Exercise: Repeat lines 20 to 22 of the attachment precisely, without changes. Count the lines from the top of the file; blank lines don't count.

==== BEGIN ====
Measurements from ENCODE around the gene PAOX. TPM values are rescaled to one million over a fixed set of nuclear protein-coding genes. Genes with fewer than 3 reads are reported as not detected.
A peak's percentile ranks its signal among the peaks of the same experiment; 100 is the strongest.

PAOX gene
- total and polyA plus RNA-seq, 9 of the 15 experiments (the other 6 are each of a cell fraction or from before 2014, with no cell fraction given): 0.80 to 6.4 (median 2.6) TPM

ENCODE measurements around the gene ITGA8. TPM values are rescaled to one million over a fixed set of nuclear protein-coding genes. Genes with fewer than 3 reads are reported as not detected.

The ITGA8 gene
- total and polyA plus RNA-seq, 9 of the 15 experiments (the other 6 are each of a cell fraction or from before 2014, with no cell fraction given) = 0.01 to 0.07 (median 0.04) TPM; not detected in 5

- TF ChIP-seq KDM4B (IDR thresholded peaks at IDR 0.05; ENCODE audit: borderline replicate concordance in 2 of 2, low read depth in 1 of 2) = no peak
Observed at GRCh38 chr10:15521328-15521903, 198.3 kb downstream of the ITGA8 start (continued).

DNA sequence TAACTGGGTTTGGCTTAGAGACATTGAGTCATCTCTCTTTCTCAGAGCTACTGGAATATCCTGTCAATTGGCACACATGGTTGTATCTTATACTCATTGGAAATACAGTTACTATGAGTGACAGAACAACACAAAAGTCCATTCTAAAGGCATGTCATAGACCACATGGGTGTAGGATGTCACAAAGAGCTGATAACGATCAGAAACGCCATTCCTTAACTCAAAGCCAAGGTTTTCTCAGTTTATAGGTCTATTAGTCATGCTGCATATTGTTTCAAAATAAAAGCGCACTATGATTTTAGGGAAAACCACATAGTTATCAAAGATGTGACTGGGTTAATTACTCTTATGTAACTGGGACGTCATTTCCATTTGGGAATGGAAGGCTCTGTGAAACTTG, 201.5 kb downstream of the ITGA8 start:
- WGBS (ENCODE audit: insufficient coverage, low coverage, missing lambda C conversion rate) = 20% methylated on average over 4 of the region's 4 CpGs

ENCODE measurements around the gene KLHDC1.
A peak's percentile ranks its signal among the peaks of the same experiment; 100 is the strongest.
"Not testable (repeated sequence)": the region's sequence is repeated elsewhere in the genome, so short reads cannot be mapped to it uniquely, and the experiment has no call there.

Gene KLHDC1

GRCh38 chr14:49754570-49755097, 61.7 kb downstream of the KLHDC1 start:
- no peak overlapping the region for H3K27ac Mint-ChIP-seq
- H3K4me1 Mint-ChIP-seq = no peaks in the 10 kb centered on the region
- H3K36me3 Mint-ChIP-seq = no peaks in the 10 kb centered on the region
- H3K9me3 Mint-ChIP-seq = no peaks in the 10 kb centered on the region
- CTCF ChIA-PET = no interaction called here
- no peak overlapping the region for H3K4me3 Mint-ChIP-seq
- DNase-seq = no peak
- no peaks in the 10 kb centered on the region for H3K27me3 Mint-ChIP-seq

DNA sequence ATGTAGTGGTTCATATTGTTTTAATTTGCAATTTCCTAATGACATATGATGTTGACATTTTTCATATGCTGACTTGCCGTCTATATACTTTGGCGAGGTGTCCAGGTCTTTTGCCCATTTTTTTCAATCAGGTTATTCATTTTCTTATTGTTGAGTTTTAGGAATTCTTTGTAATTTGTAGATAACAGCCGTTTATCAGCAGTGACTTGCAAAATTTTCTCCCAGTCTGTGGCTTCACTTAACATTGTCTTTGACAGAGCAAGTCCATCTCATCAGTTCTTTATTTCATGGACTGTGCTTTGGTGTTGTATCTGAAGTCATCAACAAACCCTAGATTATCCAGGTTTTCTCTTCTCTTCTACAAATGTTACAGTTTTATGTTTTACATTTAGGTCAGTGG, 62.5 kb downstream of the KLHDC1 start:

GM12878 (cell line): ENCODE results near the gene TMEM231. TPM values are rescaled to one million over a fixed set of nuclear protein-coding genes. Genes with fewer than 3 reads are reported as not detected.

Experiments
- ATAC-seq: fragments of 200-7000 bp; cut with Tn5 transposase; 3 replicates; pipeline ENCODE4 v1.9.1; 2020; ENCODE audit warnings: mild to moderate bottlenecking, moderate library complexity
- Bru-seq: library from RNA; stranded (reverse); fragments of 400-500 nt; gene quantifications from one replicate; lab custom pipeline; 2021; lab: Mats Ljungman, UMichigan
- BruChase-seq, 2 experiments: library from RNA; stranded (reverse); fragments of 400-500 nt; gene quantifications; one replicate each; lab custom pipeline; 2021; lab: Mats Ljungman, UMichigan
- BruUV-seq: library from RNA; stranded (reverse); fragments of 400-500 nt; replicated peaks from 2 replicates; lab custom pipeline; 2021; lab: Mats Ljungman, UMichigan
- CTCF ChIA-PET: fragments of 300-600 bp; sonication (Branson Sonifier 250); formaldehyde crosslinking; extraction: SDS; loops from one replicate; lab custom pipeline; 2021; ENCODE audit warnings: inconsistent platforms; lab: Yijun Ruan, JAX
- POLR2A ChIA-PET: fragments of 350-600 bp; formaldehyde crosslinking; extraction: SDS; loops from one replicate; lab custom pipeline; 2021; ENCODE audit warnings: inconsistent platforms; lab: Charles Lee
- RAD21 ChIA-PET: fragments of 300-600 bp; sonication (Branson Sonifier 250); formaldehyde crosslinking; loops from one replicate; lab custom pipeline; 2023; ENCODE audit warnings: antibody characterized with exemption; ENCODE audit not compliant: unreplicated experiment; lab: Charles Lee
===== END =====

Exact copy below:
- H3K9me3 Mint-ChIP-seq = no peaks in the 10 kb centered on the region
- CTCF ChIA-PET = no interaction called here
- no peak overlapping the region for H3K4me3 Mint-ChIP-seq